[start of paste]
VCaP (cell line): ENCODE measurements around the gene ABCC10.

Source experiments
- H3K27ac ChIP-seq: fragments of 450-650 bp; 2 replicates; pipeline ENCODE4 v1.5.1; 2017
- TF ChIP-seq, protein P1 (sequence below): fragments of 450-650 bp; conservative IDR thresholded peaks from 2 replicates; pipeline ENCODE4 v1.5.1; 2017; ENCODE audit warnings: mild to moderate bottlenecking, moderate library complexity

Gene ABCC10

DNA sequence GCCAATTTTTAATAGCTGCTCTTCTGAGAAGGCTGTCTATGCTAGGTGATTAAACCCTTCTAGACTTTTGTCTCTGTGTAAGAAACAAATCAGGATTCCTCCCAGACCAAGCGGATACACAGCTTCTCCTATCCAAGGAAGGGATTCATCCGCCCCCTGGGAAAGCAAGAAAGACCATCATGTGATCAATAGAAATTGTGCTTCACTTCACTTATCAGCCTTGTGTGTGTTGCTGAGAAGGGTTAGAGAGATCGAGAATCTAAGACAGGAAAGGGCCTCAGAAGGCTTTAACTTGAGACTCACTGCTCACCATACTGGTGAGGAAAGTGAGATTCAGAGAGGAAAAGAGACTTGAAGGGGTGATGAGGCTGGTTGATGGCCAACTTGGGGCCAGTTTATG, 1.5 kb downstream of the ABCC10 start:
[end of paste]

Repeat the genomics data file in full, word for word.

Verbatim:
VCaP (cell line): ENCODE measurements around the gene ABCC10.

Source experiments
- H3K27ac ChIP-seq: fragments of 450-650 bp; 2 replicates; pipeline ENCODE4 v1.5.1; 2017
- TF ChIP-seq, protein P1 (sequence below): fragments of 450-650 bp; conservative IDR thresholded peaks from 2 replicates; pipeline ENCODE4 v1.5.1; 2017; ENCODE audit warnings: mild to moderate bottlenecking, moderate library complexity

Gene ABCC10

DNA sequence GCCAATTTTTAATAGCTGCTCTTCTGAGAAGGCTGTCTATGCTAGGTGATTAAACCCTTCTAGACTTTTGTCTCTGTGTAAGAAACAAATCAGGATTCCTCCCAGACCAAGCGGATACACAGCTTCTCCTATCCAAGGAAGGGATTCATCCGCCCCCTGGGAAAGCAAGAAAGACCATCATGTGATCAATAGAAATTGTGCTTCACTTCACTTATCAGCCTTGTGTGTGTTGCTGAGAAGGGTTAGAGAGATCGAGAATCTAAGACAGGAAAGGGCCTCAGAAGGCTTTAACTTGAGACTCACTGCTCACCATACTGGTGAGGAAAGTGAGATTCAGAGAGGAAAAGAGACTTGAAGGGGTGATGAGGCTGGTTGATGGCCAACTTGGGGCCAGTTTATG, 1.5 kb downstream of the ABCC10 start: